Originally published in Morning Star News
Authorities in Sudan arrested and jailed a Christian leader on charges of witchcraft last week after he held a prayer meeting for his mother at a local church.
According to sources, Pastor Abdalla Haron Sulieman was leading a prayer meeting for his mother, who suffered from an infection in her legs, when authorities in El Hasahisa town in Al Jazirah state walked into the Sudan Presbyterian Evangelical Church building, Morning Star News reported.
The outlet noted Sulieman’s mother, 60-year-old Aisha Adam, was reportedly healed after he prayed for her. As the news spread of her miraculous healing, others from the predominantly Muslim community began coming into the church for healing.
In response, Muslim extremists who were angered by the public response to the prayer meeting were successful in persuading the police to arrest Sulieman on the charge of claiming to be a witch doctor under the Sudan Criminal Code of 1991.
“This is a serious violation against Christians in Sudan,” evangelist Francis Ismail told Morning Star News.
According to the outlet, Sudanese Christians shared the news of the pastor’s plight on social media. Some demanded the pastor’s immediate release. Others said his arrest and incarceration was just more evidence of the ongoing systematic persecution of Christians in Sudan.
“We need to continue to pray for our brother because he is in jail for the sake of the gospel,” said one Sudanese Christian on his Facebook page.
Christians in Sudan face regular persecution. As CBN News reported in September, a prosecutor told four Christians they would face the death penalty if they did not renounce their Christian faith and agree not to pray, share their faith or participate in any activities that would identify them as Christians.
The four were arrested on apostasy charges under Article 126 of Sudan’s 1991 criminal code – which had been nullified two years ago.
For nearly 30 years, Sudan’s apostasy law condemned to death anyone found guilty of violating strict Islamic sharia law.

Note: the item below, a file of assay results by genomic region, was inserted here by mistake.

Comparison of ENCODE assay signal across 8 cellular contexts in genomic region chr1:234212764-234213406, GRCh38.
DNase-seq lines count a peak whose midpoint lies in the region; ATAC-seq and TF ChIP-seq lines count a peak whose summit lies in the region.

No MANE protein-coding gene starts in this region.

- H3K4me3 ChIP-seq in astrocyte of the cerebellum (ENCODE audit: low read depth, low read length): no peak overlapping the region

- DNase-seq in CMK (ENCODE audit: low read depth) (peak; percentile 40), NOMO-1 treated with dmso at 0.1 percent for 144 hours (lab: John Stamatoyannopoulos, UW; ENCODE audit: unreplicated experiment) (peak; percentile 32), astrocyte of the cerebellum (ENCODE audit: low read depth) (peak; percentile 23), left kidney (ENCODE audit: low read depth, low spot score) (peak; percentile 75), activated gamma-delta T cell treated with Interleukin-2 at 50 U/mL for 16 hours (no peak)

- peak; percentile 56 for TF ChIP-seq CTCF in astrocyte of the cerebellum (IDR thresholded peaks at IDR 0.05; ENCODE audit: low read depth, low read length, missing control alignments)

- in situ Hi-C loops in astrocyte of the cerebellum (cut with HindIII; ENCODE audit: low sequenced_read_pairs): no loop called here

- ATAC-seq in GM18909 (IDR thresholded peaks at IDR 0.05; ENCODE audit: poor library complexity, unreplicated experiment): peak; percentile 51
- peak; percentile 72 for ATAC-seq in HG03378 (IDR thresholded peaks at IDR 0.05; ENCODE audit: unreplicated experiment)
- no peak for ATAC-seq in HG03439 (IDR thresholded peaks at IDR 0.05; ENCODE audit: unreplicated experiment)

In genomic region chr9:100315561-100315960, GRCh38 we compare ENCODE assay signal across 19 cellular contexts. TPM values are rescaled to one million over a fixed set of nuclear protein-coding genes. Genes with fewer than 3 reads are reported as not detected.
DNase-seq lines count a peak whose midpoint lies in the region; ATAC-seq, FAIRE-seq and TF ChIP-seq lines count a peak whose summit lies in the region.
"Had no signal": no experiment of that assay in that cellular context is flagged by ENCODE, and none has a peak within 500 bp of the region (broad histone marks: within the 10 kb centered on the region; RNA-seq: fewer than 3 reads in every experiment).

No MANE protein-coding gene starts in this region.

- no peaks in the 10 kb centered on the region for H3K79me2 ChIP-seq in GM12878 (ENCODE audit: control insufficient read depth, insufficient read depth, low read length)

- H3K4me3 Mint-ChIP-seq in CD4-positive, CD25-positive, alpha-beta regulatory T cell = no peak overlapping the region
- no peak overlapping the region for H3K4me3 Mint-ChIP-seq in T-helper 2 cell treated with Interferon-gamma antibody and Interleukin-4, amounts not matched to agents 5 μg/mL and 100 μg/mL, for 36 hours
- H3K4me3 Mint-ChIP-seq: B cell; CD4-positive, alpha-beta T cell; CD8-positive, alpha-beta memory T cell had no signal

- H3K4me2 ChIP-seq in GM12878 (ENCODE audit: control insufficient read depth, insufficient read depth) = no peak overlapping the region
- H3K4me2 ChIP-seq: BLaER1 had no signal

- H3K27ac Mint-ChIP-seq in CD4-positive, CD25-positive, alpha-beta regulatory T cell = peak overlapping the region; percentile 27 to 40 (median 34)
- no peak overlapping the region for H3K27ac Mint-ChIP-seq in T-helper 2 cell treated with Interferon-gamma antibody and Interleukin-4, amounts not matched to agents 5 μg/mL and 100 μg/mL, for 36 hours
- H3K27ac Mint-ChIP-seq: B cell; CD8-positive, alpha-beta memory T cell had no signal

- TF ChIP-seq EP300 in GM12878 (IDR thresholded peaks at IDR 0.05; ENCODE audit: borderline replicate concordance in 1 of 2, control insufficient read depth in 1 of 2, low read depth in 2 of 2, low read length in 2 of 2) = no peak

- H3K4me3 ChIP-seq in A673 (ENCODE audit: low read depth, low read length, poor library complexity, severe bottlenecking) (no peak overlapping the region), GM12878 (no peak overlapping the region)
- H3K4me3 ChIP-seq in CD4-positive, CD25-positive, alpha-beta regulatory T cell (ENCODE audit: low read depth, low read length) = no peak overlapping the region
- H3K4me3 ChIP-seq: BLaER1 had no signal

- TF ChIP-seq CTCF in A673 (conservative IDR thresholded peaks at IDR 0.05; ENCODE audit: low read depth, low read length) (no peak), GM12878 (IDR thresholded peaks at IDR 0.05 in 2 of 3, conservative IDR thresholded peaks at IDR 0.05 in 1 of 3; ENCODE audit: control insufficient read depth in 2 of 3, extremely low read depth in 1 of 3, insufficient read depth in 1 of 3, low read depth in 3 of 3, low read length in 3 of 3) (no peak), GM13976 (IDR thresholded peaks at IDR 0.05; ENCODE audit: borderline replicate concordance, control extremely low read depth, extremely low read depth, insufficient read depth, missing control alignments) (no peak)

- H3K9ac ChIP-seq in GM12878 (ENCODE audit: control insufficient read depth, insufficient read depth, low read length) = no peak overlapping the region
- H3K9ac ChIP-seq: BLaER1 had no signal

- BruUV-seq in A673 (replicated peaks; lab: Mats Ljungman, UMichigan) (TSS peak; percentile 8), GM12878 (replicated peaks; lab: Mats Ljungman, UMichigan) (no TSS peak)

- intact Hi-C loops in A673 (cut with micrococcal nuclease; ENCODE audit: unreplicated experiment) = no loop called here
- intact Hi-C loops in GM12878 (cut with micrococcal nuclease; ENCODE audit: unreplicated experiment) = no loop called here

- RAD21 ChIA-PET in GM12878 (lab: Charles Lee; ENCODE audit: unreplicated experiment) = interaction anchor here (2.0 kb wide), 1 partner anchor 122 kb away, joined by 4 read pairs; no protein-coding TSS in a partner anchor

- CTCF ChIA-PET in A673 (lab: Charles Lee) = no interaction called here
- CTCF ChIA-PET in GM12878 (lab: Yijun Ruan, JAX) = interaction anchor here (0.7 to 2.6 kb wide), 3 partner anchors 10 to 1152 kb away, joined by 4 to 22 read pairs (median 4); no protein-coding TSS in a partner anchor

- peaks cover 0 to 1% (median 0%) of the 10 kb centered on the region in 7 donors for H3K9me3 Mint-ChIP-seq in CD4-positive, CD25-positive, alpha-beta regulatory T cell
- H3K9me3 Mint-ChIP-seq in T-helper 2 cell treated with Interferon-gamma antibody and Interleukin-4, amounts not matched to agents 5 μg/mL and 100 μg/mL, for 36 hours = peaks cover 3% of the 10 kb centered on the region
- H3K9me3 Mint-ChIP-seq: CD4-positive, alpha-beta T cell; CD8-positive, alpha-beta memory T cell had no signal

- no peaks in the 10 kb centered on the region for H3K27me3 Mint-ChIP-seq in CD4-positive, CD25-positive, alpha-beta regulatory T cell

The apostasy charges against the four were finally dismissed in Central Darfur state by Judge Ibrahim Hamza, who stated that apostasy is no longer a crime in Sudan.
After the end of Omar al-Bashir’s Islamist dictatorship in 2019, a brief period of freedom followed. But then the spectre of state-sponsored persecution in Sudan returned with a military coup in October 2021.
After Bashir was ousted from 30 years of power, the transitional civilian-military government managed to undo some sharia (Islamic law) provisions. It outlawed the labelling of any religious group as “infidels” and thus effectively rescinded apostasy laws that made leaving Islam punishable by death.
But with the military coup, Christians in Sudan fear the return of the most repressive and harsh aspects of Islamic law, according to Morning Star.
Sudan is the third-largest country in Africa. It ranks 13th on Open Doors’ 2022 World Watch List of the top 50 countries where Christians face the worst persecution.
The US State Department’s International Religious Freedom Report states that conditions have improved somewhat since the decriminalization of apostasy and a halt to the demolition of churches, but hardline Islam still dominates Sudanese society. Christians face discrimination, including problems in obtaining licenses for constructing church buildings.
The Christian population of Sudan is estimated to be almost 2 million, or 4.5% of the total population of more than 44 million.
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